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Separate compliance and profit, NSW universities warned

Financial pressure to recruit and retain fee-paying international students can lead to universities compromising their academic integrity and turning a “blind eye” to problems, according to a report into corruption in higher education in New South Wales.

"For almost 30 years, universities have experienced problems such as fake qualifications, questionable agent behaviour, visa-driven enrolments"

The report, published by the NSW Independent Commission Against Corruption, urges universities to separate academic compliance and incentive functions of their international student offices to reduce the risk of corruption.

“To intertwine compliance and profit, and to reward profit over compliance, can be conducive to questionable and corrupt behaviour”

“To intertwine compliance and profit rather than separating them, and to reward profit over compliance, can be conducive to questionable and corrupt behaviour,” it states.

ICAC’s findings also triggered an investigative report by ABC’s Four Corners programme into academic corruption at Australian universities.

The investigation uncovered evidence of corrupt agents helping students with poor levels of English to enrol at Australian universities.

International student numbers have increased 13-fold between 1988 and 2014, generating around 17% of university operating revenues in the state in fees in 2013.

Problems arise when universities begin to depend financially on income from international student fees, so that they “cannot afford to fail” students who are under-performing, the ICAC report states.

And with increased pressure to recruit internationally, some universities are being lax with English language standards, it found.

IELTS guidelines recommend a test score of 7.5-9.0 for linguistically demanding courses, the report notes, after finding that some courses were accepting IELTS scores as low as 6.0.

“For almost 30 years, [universities] have experienced problems such as fake qualifications, questionable agent behaviour, visa-driven enrolments, nepotism in offshore campuses [and] loss of intellectual property to partners,” it states.

It also goes on to say that unwitting involvement in offshore bribery, cheating and plagiarism, exploitation of students and students offering inducements to staff are also problems that universities face.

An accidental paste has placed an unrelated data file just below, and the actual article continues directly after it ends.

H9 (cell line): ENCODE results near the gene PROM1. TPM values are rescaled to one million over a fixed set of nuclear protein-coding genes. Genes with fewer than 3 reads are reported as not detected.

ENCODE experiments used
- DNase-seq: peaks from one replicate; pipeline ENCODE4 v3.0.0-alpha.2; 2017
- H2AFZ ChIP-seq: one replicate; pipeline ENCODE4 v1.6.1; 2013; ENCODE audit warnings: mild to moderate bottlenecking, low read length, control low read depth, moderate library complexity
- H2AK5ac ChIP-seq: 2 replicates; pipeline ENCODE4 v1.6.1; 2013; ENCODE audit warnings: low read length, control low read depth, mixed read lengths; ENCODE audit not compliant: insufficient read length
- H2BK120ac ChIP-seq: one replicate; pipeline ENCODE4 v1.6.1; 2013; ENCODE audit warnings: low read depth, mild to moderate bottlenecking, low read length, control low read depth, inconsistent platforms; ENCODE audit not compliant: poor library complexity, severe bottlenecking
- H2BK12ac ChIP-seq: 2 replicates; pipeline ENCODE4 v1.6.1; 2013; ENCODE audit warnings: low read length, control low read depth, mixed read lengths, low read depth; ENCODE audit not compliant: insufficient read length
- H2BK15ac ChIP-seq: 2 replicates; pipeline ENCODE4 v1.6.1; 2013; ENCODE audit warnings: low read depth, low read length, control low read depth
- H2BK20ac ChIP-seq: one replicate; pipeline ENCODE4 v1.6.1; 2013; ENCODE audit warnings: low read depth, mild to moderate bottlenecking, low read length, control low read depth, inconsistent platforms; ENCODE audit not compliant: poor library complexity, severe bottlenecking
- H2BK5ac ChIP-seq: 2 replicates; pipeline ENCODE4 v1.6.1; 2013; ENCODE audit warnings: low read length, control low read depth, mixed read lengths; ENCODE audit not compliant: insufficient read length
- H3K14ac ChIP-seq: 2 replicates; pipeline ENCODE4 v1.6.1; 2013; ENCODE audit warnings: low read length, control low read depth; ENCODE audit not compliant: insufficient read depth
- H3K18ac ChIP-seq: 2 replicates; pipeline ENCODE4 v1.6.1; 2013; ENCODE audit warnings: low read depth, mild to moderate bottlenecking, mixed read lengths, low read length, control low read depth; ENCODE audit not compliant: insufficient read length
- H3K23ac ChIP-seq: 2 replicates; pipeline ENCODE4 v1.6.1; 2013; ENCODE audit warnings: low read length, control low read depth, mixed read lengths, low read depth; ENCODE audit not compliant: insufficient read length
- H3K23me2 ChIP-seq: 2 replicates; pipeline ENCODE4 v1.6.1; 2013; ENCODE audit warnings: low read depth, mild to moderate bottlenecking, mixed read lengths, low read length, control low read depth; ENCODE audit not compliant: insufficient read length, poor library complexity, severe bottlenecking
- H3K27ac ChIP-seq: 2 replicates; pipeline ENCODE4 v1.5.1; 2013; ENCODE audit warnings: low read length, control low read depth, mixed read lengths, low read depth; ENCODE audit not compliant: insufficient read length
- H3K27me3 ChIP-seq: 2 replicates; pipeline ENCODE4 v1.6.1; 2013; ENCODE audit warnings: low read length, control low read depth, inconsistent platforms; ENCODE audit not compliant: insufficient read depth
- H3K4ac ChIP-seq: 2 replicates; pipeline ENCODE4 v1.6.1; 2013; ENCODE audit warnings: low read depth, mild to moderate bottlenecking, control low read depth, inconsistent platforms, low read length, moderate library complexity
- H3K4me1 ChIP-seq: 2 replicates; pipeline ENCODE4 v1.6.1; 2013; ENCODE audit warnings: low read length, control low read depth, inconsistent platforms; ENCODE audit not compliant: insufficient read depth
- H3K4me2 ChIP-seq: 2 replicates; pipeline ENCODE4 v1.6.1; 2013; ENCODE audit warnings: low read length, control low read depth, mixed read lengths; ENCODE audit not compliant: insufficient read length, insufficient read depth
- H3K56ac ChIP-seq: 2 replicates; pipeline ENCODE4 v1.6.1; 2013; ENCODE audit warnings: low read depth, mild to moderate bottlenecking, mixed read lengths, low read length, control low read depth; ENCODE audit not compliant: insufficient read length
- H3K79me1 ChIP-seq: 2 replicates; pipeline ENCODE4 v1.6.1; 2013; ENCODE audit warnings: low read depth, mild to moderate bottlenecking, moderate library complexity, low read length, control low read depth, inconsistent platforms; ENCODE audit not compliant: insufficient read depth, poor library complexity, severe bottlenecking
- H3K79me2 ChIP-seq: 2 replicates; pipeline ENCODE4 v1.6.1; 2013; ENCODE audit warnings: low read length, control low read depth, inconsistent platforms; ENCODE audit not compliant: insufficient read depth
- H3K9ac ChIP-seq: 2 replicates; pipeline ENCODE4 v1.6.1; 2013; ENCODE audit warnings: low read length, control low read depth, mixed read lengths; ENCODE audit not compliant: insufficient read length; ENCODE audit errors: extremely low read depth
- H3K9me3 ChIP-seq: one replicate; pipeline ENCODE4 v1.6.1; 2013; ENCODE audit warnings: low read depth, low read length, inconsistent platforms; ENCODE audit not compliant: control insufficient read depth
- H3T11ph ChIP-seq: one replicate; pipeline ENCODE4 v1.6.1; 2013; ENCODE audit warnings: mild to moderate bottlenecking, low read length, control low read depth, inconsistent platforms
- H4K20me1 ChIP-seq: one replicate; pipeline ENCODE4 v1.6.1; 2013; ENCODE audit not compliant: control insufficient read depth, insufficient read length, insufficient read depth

Other recommendations in the report include limiting the number of education agents universities work with to recruit international students, as well as forging closer relationships with trusted agents and increasing due diligence and monitoring of agents.

It also advises that universities open partnerships with overseas institutions as an alternative to agents.

Despite raising a number of areas of concern in the area of student recruitment, by showing that universities have detected instances of fraud, the report “verifies the effectiveness of many of the control mechanisms in place”, commented Brett Blacker, president of the International Education Association of Australia.

“The list of agents terminated by Australian universities indicates that Australia universities have robust systems for identifying and stamping out fraud”

The Four Corners programme also found that the University of Western Sydney has been forced to end its relationship with four overseas agents because they had funnelled fraudulent applicants into the country.

However, it faced backlash from international education stakeholders, who criticised the programme for what they said was unbalanced reporting.

“This form of one sided commentary puts the reputation of our sector at risk,” argued Blacker.

“Clearly, as with any other sector or industry, such examples need to be thoroughly investigated and, where appropriate, acted upon decisively,” he conceded.

However, he contended that “Australia has the mechanisms in place to ensure overall quality assurance in the system and is proactively engaged in improving a number of measures, such as the accreditation of education agents.”

Universities Australia chief executive Belinda Robinson also acknowledged the risk of corruption, but stressed that universities “have been working continuously” to to reduce and mitigate them.

“The list of agents terminated by Australian universities over the recent period indicates that Australia universities have robust systems for identifying and stamping out fraud and unethical behaviour,” she said.

“Four Corners also failed to acknowledge the development by the International Education Association of Australia of a further quality assurance programme of initiatives for offshore and onshore education agents,” she added.

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4 Responses to Separate compliance and profit, NSW universities warned

  1. Wish all the universities should follow NSW plan work with agents. Gradually quality will improve till then, all type of stake holders spoil the system. Being education counsellor i expect perfect and quality students should go and study, build career.

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